Supermarkets are "scrambling" to keep their shelves stocked and their doors open as they face an 80 per cent increase in business since the start of the national lockdown.
And the head of one of New Zealand's major supermarket companies supports butchers - and other food supply businesses - opening during level 4 restrictions if there is a firm safety strategy in place.
Foodstuffs North Island chief executive Chris Quin told Newshub this morning that more that a million cartons of goods were delivered to its stores last week.
Foodstuffs owns New World, Pak'nSave, Pams and Four Square,
Quin said the priority was to keep staff and customers safe - but also to keep the shelves as full as possible.
However, with so many staff forced into isolation due to the pandemic, it was hard at times.
"There will be times - an hour or two here or there - where shelves won't have every brand and every product," he warned.
"We are definitely under pressure… but the global supply chain been under pressure all year.
"We've got stock as long as people shop normally - if we do that we'll be able to keep filling the shelves and keep this as calm as we can."
Quin rejected suggestions of price gouging, insisting Foodstuffs were keeping specials and promotions running where possible.
"We have to make sure we have stock on items being promoted," he said.
"We start tracking straight away [when a lockdown starts] to make sure prices are kept even."
Quin said it was hard to know what the increase in profit was for Foodstuffs.
"There's no doubt volume has been up, but so has a lot of cost."
Costs included hundreds of staff in isolation unable to work.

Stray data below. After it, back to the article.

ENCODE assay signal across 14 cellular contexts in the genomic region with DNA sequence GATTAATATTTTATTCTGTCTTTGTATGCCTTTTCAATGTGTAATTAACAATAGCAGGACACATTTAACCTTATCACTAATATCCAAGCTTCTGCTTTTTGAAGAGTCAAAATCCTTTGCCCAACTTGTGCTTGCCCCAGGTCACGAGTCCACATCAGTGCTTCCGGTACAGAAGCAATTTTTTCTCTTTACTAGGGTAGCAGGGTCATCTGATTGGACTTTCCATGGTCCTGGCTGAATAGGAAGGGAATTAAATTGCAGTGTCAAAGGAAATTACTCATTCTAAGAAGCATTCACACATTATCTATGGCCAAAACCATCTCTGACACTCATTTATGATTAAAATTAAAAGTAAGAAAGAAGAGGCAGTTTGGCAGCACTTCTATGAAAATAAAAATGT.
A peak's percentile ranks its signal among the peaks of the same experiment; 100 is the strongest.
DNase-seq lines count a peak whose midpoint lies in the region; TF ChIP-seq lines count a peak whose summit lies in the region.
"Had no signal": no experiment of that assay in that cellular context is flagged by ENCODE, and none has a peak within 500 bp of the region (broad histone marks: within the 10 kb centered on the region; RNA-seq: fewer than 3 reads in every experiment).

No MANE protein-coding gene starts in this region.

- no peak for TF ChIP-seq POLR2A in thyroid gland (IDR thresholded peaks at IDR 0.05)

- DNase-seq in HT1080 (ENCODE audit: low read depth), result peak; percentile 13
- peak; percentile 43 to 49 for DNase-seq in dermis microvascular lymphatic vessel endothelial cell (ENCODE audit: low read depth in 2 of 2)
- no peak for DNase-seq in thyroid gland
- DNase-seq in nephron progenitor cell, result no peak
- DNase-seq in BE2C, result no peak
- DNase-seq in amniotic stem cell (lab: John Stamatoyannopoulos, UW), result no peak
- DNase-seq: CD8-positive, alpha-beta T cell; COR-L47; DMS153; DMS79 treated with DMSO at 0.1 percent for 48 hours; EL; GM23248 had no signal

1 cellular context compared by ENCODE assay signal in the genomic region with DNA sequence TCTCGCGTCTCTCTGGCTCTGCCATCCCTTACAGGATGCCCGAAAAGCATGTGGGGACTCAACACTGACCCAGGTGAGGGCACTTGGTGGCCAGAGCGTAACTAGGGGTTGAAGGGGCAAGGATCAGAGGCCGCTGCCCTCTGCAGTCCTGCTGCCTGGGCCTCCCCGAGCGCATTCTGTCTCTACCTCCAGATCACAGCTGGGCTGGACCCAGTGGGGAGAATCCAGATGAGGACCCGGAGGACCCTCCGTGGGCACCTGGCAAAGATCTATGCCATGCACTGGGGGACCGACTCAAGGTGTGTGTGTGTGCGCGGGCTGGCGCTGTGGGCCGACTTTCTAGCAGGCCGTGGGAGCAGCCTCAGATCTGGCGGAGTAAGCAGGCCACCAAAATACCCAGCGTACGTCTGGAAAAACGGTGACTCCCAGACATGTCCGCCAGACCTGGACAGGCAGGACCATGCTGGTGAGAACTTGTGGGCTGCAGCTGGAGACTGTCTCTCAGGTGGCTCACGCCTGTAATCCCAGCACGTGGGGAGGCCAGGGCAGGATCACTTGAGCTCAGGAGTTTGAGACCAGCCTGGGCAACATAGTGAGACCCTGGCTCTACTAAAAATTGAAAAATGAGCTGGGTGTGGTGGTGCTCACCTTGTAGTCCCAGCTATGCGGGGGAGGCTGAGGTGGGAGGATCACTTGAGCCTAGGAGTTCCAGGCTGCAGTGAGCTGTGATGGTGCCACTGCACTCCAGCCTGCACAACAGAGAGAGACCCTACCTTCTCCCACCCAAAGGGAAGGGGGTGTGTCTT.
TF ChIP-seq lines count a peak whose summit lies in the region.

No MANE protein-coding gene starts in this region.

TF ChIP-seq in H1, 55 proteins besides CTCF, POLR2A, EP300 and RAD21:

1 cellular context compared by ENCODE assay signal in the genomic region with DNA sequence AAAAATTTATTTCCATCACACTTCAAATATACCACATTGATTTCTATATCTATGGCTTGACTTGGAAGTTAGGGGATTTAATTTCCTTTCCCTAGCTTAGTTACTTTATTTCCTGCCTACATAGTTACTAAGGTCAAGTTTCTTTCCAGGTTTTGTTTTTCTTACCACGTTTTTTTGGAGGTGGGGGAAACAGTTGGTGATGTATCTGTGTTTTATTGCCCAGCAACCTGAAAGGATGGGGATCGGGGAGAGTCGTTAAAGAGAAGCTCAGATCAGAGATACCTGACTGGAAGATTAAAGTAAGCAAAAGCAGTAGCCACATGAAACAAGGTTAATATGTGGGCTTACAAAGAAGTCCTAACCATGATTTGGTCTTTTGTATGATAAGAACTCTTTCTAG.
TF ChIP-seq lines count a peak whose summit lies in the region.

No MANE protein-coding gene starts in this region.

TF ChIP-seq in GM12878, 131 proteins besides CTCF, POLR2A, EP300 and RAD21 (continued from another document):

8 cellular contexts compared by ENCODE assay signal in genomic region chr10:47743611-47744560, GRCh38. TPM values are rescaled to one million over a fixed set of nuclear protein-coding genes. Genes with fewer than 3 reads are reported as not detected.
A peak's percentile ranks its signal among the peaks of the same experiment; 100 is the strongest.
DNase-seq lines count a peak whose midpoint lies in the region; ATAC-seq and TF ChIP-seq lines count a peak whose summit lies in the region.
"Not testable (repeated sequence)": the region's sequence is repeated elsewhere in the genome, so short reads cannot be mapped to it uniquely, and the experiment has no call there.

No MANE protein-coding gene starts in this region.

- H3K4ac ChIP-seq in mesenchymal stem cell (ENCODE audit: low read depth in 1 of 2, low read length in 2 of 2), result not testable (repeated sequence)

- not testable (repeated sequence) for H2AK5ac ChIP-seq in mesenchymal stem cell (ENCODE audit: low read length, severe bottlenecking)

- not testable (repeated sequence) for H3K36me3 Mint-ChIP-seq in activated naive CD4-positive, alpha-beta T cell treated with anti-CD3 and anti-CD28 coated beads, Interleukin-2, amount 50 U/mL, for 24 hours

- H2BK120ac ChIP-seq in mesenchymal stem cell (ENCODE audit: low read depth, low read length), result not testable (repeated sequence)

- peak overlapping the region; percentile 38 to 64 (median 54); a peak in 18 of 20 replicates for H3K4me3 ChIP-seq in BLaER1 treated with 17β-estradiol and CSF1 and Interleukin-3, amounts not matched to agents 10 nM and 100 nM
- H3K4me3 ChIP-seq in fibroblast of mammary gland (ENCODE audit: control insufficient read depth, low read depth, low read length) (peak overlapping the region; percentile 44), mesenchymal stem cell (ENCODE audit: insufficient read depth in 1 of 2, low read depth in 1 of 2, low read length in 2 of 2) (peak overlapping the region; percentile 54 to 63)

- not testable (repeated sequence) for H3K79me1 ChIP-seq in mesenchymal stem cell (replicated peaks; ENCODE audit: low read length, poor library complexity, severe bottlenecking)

"We are scrambling hourly to make sure shops stay open," he said.
Quin supported the call from butchers yesterday to be able to operate and supply stock to consumers.
"I think we'd like everybody back in business," he said.
"It's good for us to have competition and good for us to have the market trading normally.
"Fundamentally [butchers] probably could operate safely - but the question is, what is the strategy about the number of places people are going to?"
On Sunday a supply glitch saw a massive meat shortage at Countdown stores - leading to butchers calling on the Government to allow them to run click-and-collect.
With smaller greengrocers, bakeries and butchers restricted to deliveries only at alert level 4, supermarkets have been dealing with high demand.
The workers have been widely praised but - perhaps due to the stress of lockdown and additional mask requirements - tension has run high for some customers.
One man was arrested for spitting at a Countdown staff member after being refused entry to a store in Christchurch while other customers have vented at a lack of meat on the shelves.
Countdown spokeswoman Kiri Hannifin told Morning Report yesterday that since the mask mandate started, staff had dealt with about 20 threatening incidents a day, but people were mostly doing the right thing.
"By and large people are very, very good and doing the right thing ... if it gets violent or aggressive or too difficult for us we call the police."
Hannifin said yesterday that more than 1000 of the supermarket chain's staff are isolating - some also because they don't have childcare available or are vulnerable to the virus.
"We're expecting this number will continue to increase, and we're managing this as best as we can. The safety of our team and customers is our top priority."
Meanwhile, Foodstuffs said about 350 of its staff were isolating, but that number too was expected to rise as Pak'nSave Clendon and Manukau have recently been added to the locations of interest list.
Some supermarkets, including Countdown Birkenhead, Albert St Metro, Hauraki Corner, Māngere Mall and Halsey St Metro, have been temporarily shut due to low staffing.
All Foodstuffs stores remain open, but opening hours may be reduced when a store becomes a location of interest.
"Customers should check the website or Facebook page of the New World, Pak'nSave or Four Square for the latest information," said spokeswoman Antoinette Laird.